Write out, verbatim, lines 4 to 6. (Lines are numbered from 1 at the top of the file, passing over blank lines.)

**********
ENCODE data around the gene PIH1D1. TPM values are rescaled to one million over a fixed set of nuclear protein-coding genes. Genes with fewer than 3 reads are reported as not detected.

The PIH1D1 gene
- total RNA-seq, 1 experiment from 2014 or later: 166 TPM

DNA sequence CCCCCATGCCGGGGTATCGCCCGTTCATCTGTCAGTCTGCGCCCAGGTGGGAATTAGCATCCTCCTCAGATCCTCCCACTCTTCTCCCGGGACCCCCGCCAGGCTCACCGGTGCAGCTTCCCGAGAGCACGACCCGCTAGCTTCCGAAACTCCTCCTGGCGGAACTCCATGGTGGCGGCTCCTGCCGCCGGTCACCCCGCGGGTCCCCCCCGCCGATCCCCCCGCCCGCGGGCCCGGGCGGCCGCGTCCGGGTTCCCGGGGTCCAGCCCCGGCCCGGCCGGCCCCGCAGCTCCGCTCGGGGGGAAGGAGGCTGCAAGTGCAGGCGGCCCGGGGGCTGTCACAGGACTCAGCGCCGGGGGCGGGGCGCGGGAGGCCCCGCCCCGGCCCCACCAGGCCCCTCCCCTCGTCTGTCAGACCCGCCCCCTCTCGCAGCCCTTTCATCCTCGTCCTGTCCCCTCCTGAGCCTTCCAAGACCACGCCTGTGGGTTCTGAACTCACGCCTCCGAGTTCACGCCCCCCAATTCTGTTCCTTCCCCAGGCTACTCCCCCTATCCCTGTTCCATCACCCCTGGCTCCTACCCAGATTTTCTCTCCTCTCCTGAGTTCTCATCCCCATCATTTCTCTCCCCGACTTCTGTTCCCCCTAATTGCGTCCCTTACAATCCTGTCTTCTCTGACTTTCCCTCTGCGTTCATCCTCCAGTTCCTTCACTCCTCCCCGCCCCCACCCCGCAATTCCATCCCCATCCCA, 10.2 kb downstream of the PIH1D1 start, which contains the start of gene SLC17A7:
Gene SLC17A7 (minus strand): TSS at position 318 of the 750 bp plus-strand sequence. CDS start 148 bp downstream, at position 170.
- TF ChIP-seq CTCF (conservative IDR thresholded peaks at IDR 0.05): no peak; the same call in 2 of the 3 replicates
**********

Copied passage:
DNA sequence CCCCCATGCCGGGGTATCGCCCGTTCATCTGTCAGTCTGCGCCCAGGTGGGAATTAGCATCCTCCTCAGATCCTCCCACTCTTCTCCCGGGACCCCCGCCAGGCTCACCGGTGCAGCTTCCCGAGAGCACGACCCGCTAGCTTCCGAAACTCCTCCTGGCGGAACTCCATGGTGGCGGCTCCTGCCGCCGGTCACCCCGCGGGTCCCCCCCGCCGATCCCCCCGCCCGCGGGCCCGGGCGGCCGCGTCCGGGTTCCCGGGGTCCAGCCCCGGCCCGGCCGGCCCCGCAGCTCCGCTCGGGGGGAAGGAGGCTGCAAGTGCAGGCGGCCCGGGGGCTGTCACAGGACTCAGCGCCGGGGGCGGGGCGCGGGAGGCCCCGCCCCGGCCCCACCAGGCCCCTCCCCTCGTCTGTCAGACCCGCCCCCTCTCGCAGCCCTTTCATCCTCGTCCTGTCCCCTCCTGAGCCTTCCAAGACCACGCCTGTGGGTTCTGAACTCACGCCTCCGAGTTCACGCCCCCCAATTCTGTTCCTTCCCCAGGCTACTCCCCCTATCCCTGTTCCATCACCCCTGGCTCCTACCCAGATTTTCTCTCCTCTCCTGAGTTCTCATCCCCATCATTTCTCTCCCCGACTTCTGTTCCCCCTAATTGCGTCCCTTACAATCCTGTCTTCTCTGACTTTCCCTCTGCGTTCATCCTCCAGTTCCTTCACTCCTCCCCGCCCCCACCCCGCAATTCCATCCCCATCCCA, 10.2 kb downstream of the PIH1D1 start, which contains the start of gene SLC17A7:
Gene SLC17A7 (minus strand): TSS at position 318 of the 750 bp plus-strand sequence. CDS start 148 bp downstream, at position 170.
- TF ChIP-seq CTCF (conservative IDR thresholded peaks at IDR 0.05): no peak; the same call in 2 of the 3 replicates